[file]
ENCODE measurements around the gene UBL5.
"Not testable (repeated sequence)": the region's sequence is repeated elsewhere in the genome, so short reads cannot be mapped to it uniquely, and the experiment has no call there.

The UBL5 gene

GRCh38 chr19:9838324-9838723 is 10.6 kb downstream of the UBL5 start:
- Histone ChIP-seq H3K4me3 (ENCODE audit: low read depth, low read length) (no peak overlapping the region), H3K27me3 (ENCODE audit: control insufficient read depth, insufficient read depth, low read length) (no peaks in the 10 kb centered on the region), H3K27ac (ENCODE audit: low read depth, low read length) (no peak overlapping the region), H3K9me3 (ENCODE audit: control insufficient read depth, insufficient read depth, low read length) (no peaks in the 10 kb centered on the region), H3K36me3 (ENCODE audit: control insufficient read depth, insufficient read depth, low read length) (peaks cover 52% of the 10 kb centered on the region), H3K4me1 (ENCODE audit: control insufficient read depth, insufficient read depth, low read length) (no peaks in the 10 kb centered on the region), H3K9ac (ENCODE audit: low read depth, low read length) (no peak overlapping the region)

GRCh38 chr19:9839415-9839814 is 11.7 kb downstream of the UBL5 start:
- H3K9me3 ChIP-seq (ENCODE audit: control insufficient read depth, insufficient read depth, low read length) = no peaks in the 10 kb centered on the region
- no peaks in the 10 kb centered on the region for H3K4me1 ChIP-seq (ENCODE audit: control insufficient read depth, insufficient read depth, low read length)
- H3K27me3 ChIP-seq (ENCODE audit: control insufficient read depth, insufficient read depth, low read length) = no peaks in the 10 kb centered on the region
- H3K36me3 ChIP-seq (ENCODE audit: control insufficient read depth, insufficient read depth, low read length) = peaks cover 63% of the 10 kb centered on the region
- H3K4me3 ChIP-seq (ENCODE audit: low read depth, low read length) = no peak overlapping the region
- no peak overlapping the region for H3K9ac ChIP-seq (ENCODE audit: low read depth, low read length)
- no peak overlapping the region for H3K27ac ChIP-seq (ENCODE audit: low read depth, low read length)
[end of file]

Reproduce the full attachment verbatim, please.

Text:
ENCODE measurements around the gene UBL5.
"Not testable (repeated sequence)": the region's sequence is repeated elsewhere in the genome, so short reads cannot be mapped to it uniquely, and the experiment has no call there.

The UBL5 gene

GRCh38 chr19:9838324-9838723 is 10.6 kb downstream of the UBL5 start:
- Histone ChIP-seq H3K4me3 (ENCODE audit: low read depth, low read length) (no peak overlapping the region), H3K27me3 (ENCODE audit: control insufficient read depth, insufficient read depth, low read length) (no peaks in the 10 kb centered on the region), H3K27ac (ENCODE audit: low read depth, low read length) (no peak overlapping the region), H3K9me3 (ENCODE audit: control insufficient read depth, insufficient read depth, low read length) (no peaks in the 10 kb centered on the region), H3K36me3 (ENCODE audit: control insufficient read depth, insufficient read depth, low read length) (peaks cover 52% of the 10 kb centered on the region), H3K4me1 (ENCODE audit: control insufficient read depth, insufficient read depth, low read length) (no peaks in the 10 kb centered on the region), H3K9ac (ENCODE audit: low read depth, low read length) (no peak overlapping the region)

GRCh38 chr19:9839415-9839814 is 11.7 kb downstream of the UBL5 start:
- H3K9me3 ChIP-seq (ENCODE audit: control insufficient read depth, insufficient read depth, low read length) = no peaks in the 10 kb centered on the region
- no peaks in the 10 kb centered on the region for H3K4me1 ChIP-seq (ENCODE audit: control insufficient read depth, insufficient read depth, low read length)
- H3K27me3 ChIP-seq (ENCODE audit: control insufficient read depth, insufficient read depth, low read length) = no peaks in the 10 kb centered on the region
- H3K36me3 ChIP-seq (ENCODE audit: control insufficient read depth, insufficient read depth, low read length) = peaks cover 63% of the 10 kb centered on the region
- H3K4me3 ChIP-seq (ENCODE audit: low read depth, low read length) = no peak overlapping the region
- no peak overlapping the region for H3K9ac ChIP-seq (ENCODE audit: low read depth, low read length)
- no peak overlapping the region for H3K27ac ChIP-seq (ENCODE audit: low read depth, low read length)